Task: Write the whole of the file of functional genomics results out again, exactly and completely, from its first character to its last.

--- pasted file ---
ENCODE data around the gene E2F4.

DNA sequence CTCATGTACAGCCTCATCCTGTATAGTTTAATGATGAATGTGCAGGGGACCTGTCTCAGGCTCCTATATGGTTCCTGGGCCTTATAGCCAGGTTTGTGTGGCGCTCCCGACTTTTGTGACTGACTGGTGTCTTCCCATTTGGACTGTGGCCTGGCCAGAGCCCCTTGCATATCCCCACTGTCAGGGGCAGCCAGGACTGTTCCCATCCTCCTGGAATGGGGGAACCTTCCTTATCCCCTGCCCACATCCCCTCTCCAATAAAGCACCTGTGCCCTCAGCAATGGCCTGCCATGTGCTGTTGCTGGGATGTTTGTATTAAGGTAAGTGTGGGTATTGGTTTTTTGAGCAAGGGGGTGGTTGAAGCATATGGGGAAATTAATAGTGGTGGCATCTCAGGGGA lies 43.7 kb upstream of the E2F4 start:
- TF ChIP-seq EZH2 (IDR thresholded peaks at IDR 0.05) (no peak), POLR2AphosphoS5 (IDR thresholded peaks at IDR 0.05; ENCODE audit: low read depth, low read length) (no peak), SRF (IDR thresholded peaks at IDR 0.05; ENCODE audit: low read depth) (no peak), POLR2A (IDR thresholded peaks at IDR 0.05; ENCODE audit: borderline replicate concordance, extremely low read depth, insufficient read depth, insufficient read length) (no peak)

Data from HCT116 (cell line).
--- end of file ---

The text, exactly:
ENCODE data around the gene E2F4.

DNA sequence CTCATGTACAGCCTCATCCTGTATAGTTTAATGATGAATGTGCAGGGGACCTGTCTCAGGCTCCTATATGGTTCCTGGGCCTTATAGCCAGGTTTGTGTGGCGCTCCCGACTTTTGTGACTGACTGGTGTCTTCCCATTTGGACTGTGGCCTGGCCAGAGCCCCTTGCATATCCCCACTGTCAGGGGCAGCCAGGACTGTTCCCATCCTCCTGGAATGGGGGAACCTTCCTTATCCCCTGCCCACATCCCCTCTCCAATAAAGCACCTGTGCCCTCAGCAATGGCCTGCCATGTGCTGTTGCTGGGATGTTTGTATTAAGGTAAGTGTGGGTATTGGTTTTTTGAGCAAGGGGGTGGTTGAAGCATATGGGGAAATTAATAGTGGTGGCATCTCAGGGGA lies 43.7 kb upstream of the E2F4 start:
- TF ChIP-seq EZH2 (IDR thresholded peaks at IDR 0.05) (no peak), POLR2AphosphoS5 (IDR thresholded peaks at IDR 0.05; ENCODE audit: low read depth, low read length) (no peak), SRF (IDR thresholded peaks at IDR 0.05; ENCODE audit: low read depth) (no peak), POLR2A (IDR thresholded peaks at IDR 0.05; ENCODE audit: borderline replicate concordance, extremely low read depth, insufficient read depth, insufficient read length) (no peak)

Data from HCT116 (cell line).